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Leading, Motivating, and Enthusing

A new nurse manager is often plunged into an unfamiliar leadership role, as well as having many other challenging responsibilities. They will find themselves on an acute learning curve: adapting to new policies and procedures, observing occupational health-and-safety rules and becoming aware of abstract legal responsibilities. In addition to all of the daily demands, the new nurse manager faces the biggest and most complex task of managing, inspiring and leading others. In many cases, the only training that new nurse managers receive is ‘on-the-job’ (McCall 2004); a matter of learning by mistakes, which can lead to anxiety, confusion and stress (Stanley 2006). Under these circumstances, learning to lead can be a daunting prospect for a new manager; however, it is no different from learning the other skills that form part of the nurse manager’s repertoire. When starting a new role, it is important to show confidence and self belief, while demonstrating a level of self-awareness that promotes sensitivity to the dynamics of people and teams.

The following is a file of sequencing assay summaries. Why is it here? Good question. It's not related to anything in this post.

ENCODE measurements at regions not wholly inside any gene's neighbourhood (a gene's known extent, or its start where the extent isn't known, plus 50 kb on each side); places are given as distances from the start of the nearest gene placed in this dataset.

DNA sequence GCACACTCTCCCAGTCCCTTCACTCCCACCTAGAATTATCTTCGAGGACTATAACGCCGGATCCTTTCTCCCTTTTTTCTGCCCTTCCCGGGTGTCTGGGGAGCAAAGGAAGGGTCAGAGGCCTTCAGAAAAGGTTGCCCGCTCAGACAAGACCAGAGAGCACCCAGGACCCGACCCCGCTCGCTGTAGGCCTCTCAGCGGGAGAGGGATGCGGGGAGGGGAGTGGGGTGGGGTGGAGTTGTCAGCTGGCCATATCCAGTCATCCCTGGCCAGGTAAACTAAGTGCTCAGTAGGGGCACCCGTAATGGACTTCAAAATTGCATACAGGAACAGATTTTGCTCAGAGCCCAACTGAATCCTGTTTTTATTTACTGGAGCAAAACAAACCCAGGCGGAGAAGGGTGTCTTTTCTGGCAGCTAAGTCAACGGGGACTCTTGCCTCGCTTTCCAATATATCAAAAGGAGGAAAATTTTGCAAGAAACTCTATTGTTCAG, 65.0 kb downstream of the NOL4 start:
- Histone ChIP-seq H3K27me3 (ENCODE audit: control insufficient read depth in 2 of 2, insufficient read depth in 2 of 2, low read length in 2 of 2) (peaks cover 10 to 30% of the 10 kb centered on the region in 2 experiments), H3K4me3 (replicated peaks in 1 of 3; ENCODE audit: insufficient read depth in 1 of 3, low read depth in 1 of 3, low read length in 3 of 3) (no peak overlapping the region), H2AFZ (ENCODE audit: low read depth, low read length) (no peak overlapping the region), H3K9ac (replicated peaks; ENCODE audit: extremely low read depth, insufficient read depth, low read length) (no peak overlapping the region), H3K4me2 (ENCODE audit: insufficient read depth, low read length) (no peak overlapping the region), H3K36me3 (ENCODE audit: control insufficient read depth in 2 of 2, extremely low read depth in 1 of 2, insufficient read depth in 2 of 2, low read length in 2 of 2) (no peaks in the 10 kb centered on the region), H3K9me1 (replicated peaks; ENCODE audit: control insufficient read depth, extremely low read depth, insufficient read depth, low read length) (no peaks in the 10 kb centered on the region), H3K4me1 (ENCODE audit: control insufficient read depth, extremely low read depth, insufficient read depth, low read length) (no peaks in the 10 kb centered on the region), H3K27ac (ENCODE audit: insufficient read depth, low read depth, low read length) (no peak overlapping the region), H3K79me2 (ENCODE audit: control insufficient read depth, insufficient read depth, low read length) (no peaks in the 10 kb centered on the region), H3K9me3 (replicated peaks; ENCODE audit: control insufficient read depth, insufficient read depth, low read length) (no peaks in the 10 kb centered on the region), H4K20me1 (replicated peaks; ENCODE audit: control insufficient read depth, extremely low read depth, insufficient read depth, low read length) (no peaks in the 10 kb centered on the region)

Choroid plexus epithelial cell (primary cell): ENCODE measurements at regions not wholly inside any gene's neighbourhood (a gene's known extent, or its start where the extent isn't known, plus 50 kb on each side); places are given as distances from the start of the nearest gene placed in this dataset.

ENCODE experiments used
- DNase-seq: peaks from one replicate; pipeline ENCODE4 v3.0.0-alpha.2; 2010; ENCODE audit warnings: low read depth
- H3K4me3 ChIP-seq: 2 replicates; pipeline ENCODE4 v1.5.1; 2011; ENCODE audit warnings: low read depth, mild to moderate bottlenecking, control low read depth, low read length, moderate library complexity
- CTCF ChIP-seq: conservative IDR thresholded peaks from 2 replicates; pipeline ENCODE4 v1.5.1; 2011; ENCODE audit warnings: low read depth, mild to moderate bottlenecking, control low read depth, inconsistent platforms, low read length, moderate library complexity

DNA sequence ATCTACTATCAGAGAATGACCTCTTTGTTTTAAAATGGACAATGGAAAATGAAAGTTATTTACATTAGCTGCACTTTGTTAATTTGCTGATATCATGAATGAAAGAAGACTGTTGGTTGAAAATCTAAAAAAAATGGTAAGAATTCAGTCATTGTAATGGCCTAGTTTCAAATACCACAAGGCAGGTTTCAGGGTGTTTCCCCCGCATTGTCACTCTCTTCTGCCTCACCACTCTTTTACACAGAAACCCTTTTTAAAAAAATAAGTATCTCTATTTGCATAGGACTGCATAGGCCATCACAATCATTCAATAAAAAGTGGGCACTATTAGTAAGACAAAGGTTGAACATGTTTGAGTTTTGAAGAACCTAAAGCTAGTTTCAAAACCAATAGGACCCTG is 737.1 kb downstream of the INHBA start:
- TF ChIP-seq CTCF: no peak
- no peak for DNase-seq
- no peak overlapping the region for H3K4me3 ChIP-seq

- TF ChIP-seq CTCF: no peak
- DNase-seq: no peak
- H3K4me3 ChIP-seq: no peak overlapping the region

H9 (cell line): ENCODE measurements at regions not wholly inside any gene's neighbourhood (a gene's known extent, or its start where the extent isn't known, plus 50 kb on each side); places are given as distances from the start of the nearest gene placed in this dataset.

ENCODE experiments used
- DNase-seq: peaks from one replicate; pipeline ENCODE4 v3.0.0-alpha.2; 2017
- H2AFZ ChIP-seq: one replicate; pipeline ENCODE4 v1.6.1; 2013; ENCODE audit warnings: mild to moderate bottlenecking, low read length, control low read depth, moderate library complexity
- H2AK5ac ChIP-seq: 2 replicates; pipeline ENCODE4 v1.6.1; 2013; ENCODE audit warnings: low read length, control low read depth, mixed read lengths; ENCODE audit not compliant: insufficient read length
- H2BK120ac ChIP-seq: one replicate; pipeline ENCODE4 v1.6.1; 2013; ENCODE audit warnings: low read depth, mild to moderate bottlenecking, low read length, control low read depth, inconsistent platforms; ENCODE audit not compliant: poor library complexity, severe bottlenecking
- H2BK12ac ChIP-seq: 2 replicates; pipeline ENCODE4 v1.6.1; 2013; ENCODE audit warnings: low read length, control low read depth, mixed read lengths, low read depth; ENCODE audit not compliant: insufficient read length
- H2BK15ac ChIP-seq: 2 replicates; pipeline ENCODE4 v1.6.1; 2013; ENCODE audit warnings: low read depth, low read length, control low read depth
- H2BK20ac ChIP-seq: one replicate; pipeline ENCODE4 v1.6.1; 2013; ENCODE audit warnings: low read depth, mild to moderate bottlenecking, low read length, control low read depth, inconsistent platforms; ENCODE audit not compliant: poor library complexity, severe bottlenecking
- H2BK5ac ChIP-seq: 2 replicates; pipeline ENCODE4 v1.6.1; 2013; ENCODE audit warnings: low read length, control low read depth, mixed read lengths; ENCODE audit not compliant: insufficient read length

Contents include

  • Introduction
  • Theories of leadership
    • Leadership styles
      • Transactional leadership
      • Transformational leadership
  • Key concepts of transformational leadership
    • Share a vision
    • Avoid the quest for popularity
    • Use power judiciously
      • Positional (or legitimate) power
      • Resource (or reward) power
      • Personal (or referent) power
      • Expert power
      • Negative power
      • Coercive power
    • Act honestly and with integrity
  • Motivation
    • Motivating factors
    • Maslow’s theory of motivation
    • McGregor’s ‘X–Y theory’
  • Mentorship and clinical supervision
  • The art of delegation
  • Effective leadership
  • Conclusion
  • References
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Author / Editor Biographies

Mike Musker is a registered mental nurse with degrees in health studies and health promotion, diplomas in education and management, a master's degree in health from John Moores University (Liverpool, UK) and is currently in the third year of his Ph.D. Mike has been in senior clinical leadership positions in both Australia and the UK since 1992. He is currently the clinical nurse consultant of the Forensic Mental Health Service of South Australia and associate lecturer at Flinders University and the University of Adelaide.

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